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Facetted search is user-friendly when applied to things like book categories in an Amazon search: Fiction (500), History (320), Biography (212), etc. But are there any nice facetted search designs (or widgets) that allow user to narrow in on a date-time range while simultaneously showing the user where search counts are distributed across the calendar.

A quick example from an analytics application: an admin user is searching site users and would like to constrain the search by the registration date field. The timeline widget (i.e. what i'm looking for) show number of occurrences per day across a 3 year span. That visual feedback shows the admin that increases in registrations is correlated with new users who registered on Thursdays. The widget let's him constraint results to all thursdays for a 16 month period. That search can help him figure out why people are registering on thursday.

Any one know of a widget that can do all that? (Preferably light-weight javascript) Or any design literature that relates to this scenario.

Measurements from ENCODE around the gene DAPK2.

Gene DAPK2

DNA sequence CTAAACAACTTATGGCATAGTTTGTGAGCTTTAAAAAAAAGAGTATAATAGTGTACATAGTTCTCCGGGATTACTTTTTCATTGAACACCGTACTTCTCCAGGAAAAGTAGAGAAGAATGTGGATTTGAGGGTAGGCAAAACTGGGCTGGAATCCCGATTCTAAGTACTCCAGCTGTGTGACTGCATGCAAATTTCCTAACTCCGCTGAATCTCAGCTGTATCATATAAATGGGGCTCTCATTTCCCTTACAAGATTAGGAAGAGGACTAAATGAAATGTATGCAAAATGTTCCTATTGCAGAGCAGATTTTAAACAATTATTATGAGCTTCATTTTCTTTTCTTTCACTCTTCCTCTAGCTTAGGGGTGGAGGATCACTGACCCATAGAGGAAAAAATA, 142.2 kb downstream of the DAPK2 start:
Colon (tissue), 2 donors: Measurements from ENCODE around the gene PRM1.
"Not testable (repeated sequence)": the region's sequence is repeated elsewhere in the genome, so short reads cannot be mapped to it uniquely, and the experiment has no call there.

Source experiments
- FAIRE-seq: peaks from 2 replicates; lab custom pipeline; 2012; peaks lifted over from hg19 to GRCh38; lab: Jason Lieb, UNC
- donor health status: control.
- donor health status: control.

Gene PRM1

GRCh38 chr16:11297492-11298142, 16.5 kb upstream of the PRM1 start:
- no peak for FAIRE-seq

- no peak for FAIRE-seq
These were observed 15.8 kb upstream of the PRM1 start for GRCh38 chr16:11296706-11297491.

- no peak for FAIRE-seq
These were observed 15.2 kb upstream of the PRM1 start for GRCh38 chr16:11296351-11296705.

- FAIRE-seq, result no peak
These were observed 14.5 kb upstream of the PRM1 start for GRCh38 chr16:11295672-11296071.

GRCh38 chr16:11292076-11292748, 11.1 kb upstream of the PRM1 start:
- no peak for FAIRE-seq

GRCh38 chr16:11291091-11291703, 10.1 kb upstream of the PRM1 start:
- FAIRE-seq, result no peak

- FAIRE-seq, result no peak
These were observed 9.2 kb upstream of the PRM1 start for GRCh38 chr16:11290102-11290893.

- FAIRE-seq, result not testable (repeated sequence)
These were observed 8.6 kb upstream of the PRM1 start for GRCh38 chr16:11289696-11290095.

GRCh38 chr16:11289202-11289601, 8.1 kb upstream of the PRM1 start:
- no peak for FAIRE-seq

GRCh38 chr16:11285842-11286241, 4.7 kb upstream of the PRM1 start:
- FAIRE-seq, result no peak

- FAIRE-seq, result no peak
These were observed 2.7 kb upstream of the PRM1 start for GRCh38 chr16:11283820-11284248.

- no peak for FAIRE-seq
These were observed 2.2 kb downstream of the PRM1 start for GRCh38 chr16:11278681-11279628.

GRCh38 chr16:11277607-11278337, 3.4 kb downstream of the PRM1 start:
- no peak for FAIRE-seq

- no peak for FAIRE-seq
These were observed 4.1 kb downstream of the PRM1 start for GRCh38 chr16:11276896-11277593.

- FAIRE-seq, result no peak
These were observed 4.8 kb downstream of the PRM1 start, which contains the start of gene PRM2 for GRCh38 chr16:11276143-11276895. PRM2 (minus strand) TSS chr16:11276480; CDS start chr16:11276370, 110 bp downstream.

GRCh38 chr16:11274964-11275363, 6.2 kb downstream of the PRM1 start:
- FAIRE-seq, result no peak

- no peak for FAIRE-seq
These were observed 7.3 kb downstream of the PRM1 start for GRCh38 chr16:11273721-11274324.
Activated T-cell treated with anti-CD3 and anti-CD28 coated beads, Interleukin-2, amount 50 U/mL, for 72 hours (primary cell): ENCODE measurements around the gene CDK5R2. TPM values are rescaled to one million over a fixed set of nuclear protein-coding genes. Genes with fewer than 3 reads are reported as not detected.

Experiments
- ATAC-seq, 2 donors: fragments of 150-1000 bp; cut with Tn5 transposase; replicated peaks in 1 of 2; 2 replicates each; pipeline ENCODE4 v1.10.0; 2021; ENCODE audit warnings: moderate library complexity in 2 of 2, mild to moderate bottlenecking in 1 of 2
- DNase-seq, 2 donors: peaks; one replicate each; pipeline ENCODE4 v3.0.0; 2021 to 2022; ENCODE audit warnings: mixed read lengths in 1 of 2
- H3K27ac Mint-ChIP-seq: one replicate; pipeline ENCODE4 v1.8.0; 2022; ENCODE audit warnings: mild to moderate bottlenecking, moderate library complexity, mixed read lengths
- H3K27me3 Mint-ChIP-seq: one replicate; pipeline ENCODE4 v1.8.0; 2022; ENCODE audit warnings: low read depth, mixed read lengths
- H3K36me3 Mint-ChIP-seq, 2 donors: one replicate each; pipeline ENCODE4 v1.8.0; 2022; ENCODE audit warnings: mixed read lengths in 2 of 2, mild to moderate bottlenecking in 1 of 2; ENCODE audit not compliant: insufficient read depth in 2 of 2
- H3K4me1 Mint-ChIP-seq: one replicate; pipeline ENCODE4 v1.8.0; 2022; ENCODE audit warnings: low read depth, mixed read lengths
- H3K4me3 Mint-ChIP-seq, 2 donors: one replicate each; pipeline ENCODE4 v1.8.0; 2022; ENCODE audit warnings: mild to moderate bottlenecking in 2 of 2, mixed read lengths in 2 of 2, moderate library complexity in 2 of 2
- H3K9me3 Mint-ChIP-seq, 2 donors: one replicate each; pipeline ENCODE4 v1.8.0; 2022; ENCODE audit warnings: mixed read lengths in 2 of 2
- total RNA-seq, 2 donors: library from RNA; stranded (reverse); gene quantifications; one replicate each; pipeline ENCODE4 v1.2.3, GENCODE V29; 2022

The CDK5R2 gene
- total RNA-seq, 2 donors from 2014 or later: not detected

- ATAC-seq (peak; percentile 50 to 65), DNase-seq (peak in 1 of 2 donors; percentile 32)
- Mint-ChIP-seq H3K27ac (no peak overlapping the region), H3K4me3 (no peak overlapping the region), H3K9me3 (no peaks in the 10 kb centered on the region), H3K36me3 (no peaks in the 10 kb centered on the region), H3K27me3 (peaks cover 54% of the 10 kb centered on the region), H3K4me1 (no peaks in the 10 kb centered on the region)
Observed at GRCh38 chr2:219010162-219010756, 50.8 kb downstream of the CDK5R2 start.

I've searched a couples hours so far, and the best I have found is the timeline view (pictured) built into Google analytics, which is a beaut; but i don't know if there's an open source version available.

analytics timeline widget

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1 Answer 1

I have previously searched for a widget similar to google analytics timeline view, the closest I found was the Annotated Timeline View from Google Chart Tools. For an alternative view take a look at SIMILIE Timeline Widget which shows the distribution of items across a date range, both of these could be adapted to your filtering needs with a bit of development.

Alternatively commercial analytic software like tableau can be used to visualise your data and the resulting graphs can be embedded into your web pages.

Let me know if you have found a better solution.

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Thanks for the tips. The google page has the normal date range selector but I haven't found an option to use the timeline style, as is pictured above. The SIMILIE one I've seen before and it is a good candidate. –  ted.strauss Sep 22 '11 at 19:02

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